- October 12, 2021
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SOUTH BEND — Keith Mason illustrates the challenges confronting city officials working with residents of west side neighborhoods to develop plans to pay for improvement projects in their area.
“The thing is, I don’t think nobody really cares about this neighborhood,” Mason said Tuesday.
For example, he said, sidewalks are in such poor condition that residents often have to walk in busy streets. And he agrees with his neighbors who list lack of affordable housing and a grocery and a service-business desert as top concerns in the west side’s Kennedy Park neighborhood.
And perhaps most importantly, Mason said, poor street lighting contributes to the crime that has plagued the neighborhood in recent years.
“It’s unsafe on College, Brookfield, Johnson, Huey,” he said. “All those are dark streets, and if you look at the news, that’s where all the shooting is going on right now…And until you get lighted up where they can be seen, they are going to be coming through the alley shooting every week.”
Mason was one of 15 people who last week attended the first in a series of “Neighborhood Plan Workshops,” this one at the Martin Luther King Center.
His deep skepticism reflects the views of many who live on the west side of South Bend and believe the city neglects it.
Jorden Giger of Black Lives Matter, South Bend said the group believes a 2022 city budget that addresses the priorities outlined by the Kennedy Park residents will go a long way to address the community’s concerns.
“We feel they need to address issues around infrastructure within neighborhoods — curbs, sidewalks, streets and lights,” Giger said. “And then also the issue of housing because they’ve had lot of demolished properties within that neighborhood and they need a plan for infill.”
Giger said he was among the citizens who interviewed District 2 residents about their concerns as part of a 2018 city funded survey. He said canvassers talked to more than 860 people and those residents had the same concerns as the participants in Tuesday’s Kennedy Park workshop.
“They want support for businesses,” he said. “They want to address the issue of affordable housing. They want grocery stores. They want to see community centers improved and be more accessible.”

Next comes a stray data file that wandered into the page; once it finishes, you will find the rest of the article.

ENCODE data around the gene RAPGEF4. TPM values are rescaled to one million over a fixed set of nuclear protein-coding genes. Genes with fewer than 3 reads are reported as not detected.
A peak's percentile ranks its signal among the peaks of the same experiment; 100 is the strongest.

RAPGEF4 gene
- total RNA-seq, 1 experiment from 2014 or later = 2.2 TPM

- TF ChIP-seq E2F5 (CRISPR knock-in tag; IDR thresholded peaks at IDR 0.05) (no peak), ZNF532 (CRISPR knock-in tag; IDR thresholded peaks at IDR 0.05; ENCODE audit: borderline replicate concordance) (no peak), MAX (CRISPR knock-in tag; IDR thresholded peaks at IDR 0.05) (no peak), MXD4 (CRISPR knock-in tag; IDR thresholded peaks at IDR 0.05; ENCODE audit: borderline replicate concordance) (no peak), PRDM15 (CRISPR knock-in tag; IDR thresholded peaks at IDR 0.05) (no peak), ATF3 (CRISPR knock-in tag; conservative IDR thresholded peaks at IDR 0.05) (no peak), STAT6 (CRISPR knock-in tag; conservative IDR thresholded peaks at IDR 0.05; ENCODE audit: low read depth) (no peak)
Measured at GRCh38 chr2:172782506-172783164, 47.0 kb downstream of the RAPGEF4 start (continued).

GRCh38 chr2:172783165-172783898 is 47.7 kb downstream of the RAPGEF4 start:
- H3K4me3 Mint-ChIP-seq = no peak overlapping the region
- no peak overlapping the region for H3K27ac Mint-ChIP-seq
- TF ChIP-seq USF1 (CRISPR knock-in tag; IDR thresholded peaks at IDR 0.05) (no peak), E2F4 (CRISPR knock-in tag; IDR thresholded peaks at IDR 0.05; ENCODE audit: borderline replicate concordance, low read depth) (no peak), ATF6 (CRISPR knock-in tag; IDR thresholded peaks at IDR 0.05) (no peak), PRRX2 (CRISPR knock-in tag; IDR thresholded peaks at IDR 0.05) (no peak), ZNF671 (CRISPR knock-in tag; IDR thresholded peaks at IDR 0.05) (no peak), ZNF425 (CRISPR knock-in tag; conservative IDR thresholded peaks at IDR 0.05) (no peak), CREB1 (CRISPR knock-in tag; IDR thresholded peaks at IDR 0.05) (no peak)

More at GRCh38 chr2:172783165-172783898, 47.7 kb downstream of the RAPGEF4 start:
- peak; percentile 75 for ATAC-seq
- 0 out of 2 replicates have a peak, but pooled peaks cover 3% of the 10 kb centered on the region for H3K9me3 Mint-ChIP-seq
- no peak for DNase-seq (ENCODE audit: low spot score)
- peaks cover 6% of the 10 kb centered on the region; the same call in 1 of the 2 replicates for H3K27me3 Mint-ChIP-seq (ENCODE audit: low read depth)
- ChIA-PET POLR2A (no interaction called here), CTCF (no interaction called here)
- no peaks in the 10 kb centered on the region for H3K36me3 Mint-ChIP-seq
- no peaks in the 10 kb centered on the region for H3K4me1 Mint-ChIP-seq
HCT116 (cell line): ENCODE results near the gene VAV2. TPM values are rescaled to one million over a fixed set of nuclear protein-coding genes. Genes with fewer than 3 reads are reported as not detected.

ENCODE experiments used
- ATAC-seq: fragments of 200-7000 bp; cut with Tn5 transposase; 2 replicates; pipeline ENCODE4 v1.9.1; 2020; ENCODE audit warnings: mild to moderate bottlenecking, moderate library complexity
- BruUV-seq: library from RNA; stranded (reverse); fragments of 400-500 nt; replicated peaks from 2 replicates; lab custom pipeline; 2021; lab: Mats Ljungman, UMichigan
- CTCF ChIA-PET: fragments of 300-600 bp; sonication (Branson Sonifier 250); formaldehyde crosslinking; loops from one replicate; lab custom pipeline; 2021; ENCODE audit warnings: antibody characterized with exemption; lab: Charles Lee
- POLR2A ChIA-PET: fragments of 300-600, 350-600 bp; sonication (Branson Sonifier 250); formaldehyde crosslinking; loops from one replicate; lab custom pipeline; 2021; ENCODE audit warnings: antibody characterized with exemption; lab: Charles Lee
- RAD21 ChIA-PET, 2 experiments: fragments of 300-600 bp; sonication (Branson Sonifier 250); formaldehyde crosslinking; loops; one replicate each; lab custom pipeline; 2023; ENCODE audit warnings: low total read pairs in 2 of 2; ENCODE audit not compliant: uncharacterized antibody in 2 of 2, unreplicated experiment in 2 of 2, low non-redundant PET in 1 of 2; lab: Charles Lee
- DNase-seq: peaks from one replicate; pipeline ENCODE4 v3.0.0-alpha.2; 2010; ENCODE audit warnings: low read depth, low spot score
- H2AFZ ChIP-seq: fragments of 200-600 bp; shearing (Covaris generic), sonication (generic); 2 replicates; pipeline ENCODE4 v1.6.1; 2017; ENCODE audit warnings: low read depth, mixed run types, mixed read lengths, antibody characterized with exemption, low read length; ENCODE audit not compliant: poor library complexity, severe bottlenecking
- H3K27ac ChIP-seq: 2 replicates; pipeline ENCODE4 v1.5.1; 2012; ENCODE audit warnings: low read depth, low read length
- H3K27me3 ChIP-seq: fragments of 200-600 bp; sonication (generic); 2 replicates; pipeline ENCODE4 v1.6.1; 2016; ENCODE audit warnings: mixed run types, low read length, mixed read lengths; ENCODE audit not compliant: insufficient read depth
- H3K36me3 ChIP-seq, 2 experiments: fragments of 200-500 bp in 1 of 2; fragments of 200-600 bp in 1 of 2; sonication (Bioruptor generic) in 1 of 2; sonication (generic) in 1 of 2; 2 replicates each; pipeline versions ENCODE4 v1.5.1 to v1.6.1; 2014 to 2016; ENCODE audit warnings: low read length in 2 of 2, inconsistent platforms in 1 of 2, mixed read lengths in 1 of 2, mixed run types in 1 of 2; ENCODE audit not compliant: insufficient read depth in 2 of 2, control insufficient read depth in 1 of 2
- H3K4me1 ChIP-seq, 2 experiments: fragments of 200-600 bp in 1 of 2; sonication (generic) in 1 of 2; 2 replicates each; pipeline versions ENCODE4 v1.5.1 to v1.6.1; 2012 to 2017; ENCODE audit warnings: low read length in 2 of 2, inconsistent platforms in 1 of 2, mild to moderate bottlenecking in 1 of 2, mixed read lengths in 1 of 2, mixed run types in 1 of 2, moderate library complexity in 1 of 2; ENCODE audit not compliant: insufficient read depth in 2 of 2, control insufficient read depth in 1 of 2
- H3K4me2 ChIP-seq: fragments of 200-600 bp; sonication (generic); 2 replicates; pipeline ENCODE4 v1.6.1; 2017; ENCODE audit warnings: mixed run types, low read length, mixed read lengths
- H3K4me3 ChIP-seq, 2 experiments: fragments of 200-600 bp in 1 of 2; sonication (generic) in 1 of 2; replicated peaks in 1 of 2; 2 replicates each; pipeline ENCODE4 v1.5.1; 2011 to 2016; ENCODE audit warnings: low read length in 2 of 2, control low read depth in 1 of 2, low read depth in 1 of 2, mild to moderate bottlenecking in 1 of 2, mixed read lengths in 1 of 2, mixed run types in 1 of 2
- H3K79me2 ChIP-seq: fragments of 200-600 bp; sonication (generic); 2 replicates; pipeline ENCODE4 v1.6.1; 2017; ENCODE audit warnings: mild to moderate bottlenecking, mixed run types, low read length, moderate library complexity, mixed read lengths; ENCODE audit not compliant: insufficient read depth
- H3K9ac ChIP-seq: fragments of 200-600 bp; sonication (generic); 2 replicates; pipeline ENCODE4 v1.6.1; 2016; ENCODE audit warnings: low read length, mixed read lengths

West side priorities: ‘Black People’s Budget‘
The information Giger and other activists gained from talking to city residents led to the creation of a plan BLM calls the “Black People’s Budget.” It prioritizes funding programs and infrastructure projects for neighborhoods the group believes have been neglected by the city. It pushes for funding that will improve infrastructure, create more safe and affordable housing, address the rights of tenants, and focus on economic and neighborhood development.
Giger renewed his call on the council to delay a vote on the 2022 budget, saying community groups need more clarity on how the budget was developed.
“We need to have a deeper understanding of how they come up with the proposed dollar amount and how the funds they are requesting the council to appropriate will impact and reach our neighborhoods.” he said. “That is the concern. There is not clarity around that.”
The council is required by Indiana law to approve next year’s budget by Nov. 1. Rather than a single “budget bill,” there are are 10 bills that detail spending and taxation for next year. The council could give third and final reading to six of the bills at its meeting Monday, the main departmental appropriation bill, which includes the types of spending the west side residents want to see more of, along with Transpo’s budget and four separate salary ordinances. The council would then need to finalize the other four salary bills and could do so at its next regular meeting Oct. 25.
The workshops, like Tuesday’s, are being rolled out in neighborhoods throughout the city.